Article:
The Heat Is Online

Greenpeace Study: CCS Unproven and Too Late


False Hope: Why Carbon Capture and Storage Won't Save the Climate


Peer-Reviewed Report Released By Greenpeace International, May 9, 2008  


Carbon capture and storage (CCS) aims to reduce the climate impact of burning fossil fuels by capturing carbon dioxide (CO2) from power station smokestacks and disposing of it underground. Its future development has been widely promoted by the coal industry as a justification for the construction of new coal-fired power plants. However, the technology is largely unproven  and will not be ready in time to save the climate.



This report, based on peer-reviewed independent scientific research shows that:


CCS cannot deliver in time to avoid dangerous climate change:  

The earliest possibility for deployment of CCS at utility scale is not expected before 2030. To avoid the worst impacts of climate change, global greenhouse gas emissions have to start falling after 2015, just seven years away.


CCS wastes energy:  

The technology uses between 10 and 40% of the energy produced by a power station. Wide scale adoption of CCS is expected to erase the efficiency gains of the last 50 years, and increase resource consumption by one third. 


Storing carbon underground is risky:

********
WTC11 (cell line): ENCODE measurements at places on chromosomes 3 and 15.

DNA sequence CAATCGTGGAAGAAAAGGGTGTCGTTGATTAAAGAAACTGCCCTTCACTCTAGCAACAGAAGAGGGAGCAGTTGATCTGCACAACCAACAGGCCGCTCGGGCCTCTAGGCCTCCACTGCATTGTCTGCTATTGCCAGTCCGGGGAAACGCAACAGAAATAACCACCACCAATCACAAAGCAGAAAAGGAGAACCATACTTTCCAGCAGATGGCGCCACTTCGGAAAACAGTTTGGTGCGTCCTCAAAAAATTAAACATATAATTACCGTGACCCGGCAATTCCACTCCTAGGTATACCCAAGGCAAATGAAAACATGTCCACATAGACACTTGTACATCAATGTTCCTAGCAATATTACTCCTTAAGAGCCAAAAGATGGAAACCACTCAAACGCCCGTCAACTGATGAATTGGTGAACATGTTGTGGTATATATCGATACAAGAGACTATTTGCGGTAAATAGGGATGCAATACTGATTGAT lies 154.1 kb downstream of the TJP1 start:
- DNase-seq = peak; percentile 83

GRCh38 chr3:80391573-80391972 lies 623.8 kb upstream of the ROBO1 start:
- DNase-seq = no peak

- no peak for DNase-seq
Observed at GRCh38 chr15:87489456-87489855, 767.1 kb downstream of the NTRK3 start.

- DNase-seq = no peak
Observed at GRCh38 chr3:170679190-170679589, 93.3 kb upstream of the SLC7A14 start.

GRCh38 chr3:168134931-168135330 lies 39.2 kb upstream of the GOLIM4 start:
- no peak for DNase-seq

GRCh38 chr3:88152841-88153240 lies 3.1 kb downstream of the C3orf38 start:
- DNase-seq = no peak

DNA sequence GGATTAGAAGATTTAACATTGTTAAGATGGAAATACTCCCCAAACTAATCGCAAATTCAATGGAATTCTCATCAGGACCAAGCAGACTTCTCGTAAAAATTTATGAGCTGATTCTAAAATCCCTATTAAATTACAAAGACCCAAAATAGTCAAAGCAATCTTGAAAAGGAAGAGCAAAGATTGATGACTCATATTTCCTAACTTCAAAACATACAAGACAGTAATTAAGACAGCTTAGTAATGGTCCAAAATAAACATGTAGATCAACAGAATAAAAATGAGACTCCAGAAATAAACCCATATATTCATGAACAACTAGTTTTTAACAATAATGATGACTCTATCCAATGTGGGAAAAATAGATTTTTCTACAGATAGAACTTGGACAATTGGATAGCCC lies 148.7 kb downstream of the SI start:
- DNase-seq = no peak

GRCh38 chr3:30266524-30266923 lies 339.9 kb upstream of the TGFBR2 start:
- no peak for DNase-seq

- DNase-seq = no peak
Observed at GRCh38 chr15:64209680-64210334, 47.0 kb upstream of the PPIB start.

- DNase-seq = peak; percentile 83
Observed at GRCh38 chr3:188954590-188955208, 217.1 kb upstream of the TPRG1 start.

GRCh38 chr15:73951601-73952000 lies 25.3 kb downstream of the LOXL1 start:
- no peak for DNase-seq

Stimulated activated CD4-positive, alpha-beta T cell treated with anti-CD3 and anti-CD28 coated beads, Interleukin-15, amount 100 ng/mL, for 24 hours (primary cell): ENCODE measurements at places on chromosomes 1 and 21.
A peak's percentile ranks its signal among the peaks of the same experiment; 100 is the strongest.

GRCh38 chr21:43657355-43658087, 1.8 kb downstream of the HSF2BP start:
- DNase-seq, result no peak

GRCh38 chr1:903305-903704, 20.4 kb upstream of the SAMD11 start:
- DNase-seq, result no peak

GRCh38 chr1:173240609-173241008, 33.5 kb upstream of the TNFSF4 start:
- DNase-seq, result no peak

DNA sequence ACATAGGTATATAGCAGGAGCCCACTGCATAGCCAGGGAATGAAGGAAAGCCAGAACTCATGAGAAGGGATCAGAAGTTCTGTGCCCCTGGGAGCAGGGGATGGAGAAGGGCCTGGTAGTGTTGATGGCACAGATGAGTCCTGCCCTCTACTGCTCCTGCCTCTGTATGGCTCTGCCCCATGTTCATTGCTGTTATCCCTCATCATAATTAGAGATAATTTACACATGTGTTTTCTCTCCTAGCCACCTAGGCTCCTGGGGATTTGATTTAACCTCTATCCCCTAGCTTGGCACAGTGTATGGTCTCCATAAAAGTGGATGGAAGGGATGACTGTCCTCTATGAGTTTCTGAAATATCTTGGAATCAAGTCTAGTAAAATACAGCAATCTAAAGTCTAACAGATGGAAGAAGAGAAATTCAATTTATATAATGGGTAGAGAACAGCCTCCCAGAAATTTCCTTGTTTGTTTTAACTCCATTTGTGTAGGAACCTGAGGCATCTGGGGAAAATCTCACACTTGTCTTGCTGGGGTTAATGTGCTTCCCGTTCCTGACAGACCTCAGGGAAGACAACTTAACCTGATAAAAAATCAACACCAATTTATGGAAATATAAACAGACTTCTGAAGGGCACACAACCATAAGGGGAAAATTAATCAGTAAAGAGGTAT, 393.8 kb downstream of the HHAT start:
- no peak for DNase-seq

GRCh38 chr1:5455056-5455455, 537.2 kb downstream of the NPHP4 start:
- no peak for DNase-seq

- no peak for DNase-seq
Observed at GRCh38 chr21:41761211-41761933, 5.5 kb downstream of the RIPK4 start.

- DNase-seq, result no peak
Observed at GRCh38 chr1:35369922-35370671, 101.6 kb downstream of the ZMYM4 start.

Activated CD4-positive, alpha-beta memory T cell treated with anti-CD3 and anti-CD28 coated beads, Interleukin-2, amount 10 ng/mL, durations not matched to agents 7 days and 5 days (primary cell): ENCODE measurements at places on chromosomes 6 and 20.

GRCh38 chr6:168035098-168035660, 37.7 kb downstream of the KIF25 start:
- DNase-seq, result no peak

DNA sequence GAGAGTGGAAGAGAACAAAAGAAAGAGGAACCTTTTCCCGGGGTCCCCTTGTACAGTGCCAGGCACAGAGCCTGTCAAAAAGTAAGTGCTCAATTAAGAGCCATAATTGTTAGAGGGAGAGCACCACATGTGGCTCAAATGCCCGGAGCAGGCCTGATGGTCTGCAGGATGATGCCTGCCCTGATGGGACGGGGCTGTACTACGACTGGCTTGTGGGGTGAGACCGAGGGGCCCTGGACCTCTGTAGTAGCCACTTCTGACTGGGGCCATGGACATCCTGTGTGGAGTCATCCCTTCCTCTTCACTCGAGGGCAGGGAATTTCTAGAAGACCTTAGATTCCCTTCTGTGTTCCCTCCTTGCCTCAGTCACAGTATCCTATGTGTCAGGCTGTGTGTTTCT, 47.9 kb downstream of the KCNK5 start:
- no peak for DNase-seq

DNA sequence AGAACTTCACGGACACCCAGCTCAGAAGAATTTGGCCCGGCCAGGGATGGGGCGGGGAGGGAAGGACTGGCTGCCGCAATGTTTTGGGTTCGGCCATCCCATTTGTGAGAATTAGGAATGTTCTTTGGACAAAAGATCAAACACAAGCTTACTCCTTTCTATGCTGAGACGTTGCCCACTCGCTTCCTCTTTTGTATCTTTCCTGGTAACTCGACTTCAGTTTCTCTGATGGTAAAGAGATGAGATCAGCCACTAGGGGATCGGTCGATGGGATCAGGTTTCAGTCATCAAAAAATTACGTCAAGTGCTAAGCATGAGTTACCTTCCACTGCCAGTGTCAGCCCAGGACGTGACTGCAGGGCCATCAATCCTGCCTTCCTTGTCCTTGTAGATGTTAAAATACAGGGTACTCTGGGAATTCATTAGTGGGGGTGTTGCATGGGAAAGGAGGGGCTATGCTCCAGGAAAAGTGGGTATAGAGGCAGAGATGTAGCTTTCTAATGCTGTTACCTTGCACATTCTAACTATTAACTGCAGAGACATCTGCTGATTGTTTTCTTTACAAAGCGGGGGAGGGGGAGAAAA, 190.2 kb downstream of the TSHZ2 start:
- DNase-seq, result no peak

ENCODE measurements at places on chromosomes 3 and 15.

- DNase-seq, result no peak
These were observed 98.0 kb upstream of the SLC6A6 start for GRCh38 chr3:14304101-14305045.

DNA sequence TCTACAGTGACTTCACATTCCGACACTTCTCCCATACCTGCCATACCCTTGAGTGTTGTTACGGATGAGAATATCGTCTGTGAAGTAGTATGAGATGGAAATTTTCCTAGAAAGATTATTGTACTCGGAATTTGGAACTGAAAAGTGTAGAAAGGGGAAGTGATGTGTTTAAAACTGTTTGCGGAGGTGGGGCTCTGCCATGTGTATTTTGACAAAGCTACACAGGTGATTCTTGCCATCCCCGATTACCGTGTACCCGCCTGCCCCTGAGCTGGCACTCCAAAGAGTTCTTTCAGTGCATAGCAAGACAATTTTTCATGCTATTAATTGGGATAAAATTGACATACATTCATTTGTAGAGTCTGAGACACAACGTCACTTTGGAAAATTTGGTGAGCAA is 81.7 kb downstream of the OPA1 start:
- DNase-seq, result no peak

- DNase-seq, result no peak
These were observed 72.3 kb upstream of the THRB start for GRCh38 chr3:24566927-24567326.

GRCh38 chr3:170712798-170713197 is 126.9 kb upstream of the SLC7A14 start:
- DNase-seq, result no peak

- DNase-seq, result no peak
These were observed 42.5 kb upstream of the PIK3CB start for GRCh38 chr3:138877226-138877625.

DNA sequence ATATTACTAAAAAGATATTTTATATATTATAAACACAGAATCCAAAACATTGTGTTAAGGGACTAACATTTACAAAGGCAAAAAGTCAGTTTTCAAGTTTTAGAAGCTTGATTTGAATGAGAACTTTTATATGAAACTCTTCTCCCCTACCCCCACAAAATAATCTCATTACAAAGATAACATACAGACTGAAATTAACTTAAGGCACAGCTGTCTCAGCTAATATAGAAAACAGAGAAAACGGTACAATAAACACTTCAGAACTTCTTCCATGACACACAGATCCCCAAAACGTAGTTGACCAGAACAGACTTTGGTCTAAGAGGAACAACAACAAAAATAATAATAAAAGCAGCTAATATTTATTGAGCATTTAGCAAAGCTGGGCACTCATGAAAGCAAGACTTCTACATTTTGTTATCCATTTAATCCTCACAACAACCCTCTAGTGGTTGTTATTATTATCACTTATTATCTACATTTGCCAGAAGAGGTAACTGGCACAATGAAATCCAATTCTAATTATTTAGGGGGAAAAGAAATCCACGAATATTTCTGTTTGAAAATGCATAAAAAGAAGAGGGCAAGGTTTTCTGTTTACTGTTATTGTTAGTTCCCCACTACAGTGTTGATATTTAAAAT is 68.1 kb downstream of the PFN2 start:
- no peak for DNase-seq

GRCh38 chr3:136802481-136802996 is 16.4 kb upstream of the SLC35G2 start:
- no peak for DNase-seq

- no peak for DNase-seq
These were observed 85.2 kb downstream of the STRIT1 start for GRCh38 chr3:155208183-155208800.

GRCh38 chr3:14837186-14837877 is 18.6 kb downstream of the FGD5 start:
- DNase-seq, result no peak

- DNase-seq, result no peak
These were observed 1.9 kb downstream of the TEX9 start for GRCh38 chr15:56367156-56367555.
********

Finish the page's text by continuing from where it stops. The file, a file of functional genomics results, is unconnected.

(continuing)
Safe and permanent storage of CO2 cannot be guaranteed. Even

very low leakage rates could undermine any climate mitigation efforts.


CCS is expensive:  

It could lead to a doubling of plant costs, and an electricity price increase of 21-91%.

Money spent on CCS will divert investments away from sustainable solutions to climate change.


CCS carries significant liability risks:  

It poses a threat to health, ecosystems and the climate. It is unclear how severe these risks will be.The climate crisis requires urgent action. Climate scientists warn that to avoid the worst effects, global greenhouse gas emissions must peak by 2015 and then start falling by at least 50% by 2050, compared to 1990 levels. Coal is the most polluting of all fossil fuels, and the single greatest threat to the climate. If current plans to invest hundreds of billions of dollars in coal plants are realised, CO2 emissions from coal could increase 60% by 2030. Concerns about the feasibility, costs, safety, and liability of CCS make it a dangerous gamble. A survey of 1000

climate decision-makers and influencers around the world reveals substantial doubt in the ability of CCS to deliver. Just 34% were confident that retrofitting clean coal technology to existing power plants could reduce CO2 emissions over the next 25 years without unacceptable side effects, and only 36% were confident in its ability to deliver low-carbon energy from new power stations.


The real solutions to stopping dangerous climate change lie in renewable energy and energy efficiency that can start protecting the climate today:

Huge reductions in energy demand are possible with efficiency measures that save more money than they cost to implement. Technically accessible renewable energy sources  such as wind, wave and solar- are capable of providing six times more energy than the world currently consumes  forever.